By Felder Rushing
Want to avoid at least one of the predictable after-season let downs? Make up your mind to go the extra mile trying to keep a new holiday plant alive or treat it like a bouquet of cut roses and just toss it when the season is over and don’t look back.
I know, not supposed to write “down” things this season, and yeah, we all have hopes that our cheery holiday plants will live past winter at all, maybe even look great again someday. Though more fail than make it, some folks manage to keep flowering cacti for decades, sharing cuttings and joy all around. A few rosemary plants pruned into little cones can survive a long time. Many poinsettias and kalanchoes sprout new growth to become beautiful summer foliage plants, and a few conscientious gardeners actually pull off the bright day/long dark night treatment to get them to flower again. And Norfolk Island pines often live for a few years before sadly but eventually outgrowing our homes.
But it isn’t likely that poinsettia will ever shade the porch much less flower again without help. Just to survive, greenhouse-grown plants must outlive the transition to indoors. These beautiful flowering jewels wrapped in holiday foil are tropical jungle natives which sulk in the low light and low humidity of homes or get root rot from staying too wet or too dry for a bit too long.
I’m not trying to be a Greenery Grinch; it’s just that tropical plants need more than most of us can provide. Unlike my blue ribbon-earning African violet expert grandmother, I’m not willing to give them their simple but basic needs; my inattentive approach limits me mostly to succulents that thrive on neglect.
Add to this my university greenhouse management training and decades with the floriculture industry, learning to carefully tweak holiday plants into perfection for a short holiday sales window. In spite of our garden-loving hearts, most commercial growers treat plants essentially as fast turnaround products, similar to what short order cooks do day after day. “Two poinsettias, a wax-coasted flowering amaryllis bulb, and a cone-shaped rosemary – order up!” Then clear the benches and prepare for the next round.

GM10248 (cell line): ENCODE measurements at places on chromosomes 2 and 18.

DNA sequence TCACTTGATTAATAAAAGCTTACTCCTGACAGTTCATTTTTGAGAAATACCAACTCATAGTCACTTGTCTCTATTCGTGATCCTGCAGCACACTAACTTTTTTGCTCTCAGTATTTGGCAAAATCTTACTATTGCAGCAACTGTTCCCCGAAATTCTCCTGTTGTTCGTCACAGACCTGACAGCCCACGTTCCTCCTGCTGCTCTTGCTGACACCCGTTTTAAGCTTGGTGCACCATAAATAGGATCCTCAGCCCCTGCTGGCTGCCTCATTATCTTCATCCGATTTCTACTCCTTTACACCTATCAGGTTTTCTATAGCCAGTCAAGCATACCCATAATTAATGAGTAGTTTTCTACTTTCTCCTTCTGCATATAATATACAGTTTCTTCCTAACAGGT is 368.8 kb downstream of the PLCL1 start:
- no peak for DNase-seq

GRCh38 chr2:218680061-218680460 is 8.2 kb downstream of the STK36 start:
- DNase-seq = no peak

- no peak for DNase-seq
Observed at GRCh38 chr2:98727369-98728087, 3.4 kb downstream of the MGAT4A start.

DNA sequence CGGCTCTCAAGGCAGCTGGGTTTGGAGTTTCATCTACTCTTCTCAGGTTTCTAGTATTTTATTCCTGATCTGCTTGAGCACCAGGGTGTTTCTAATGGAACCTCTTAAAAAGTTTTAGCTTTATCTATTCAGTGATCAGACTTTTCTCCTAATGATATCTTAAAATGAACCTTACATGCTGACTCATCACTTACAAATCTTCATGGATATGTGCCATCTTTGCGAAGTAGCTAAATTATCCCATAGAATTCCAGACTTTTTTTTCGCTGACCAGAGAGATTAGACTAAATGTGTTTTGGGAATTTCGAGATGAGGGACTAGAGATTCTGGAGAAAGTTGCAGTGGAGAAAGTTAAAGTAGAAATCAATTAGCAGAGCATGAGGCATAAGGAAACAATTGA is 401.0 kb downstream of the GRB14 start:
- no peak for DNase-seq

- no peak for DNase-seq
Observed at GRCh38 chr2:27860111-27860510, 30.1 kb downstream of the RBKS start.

Ouch. Too cynical? Okay, here is the hopeful part: To actually get a lot of those plants to thrive, understand and act on their being living, breathing creatures which, as long as they are kept indoors in pots, require artificial life support which includes dependable warmth, light, humidity, water, nutrients, pruning, and the like.
They will suffer temporarily, because they were mass produced in warm, bright greenhouses with very high humidity, which most homes lack. Expect older leaves to turn colors and shed, and do what you can to help plants sprout new growth better suited for their new less-than-ideal conditions.
Put the plants in a bright window, and make sure the leaf-drying home heating system is not blowing on them constantly (no, misting doesn’t help, at least not for more than ten or fifteen minutes). Give them water as needed, not too much at a time, not too long between soakings, and an occasional shot of houseplant fertilizer.
Bright light, humidity, and patience are the keys to survival and putting on new growth. Sooner or later that Norfolk pine will outgrow the home, and you’ll have to let it go. The Christmas cactus can be rooted from stems. The poinsettia will be a conversation starter.
May never park the car under a mimosa-size poinsettia tree like in Mexico, but just getting one to survive is a proud accomplishment, worth all the effort and hope.
Felder Rushing is a Mississippi author, columnist, and host of the “Gestalt Gardener” on MPB Think Radio. Email gardening questions to firstname.lastname@example.org.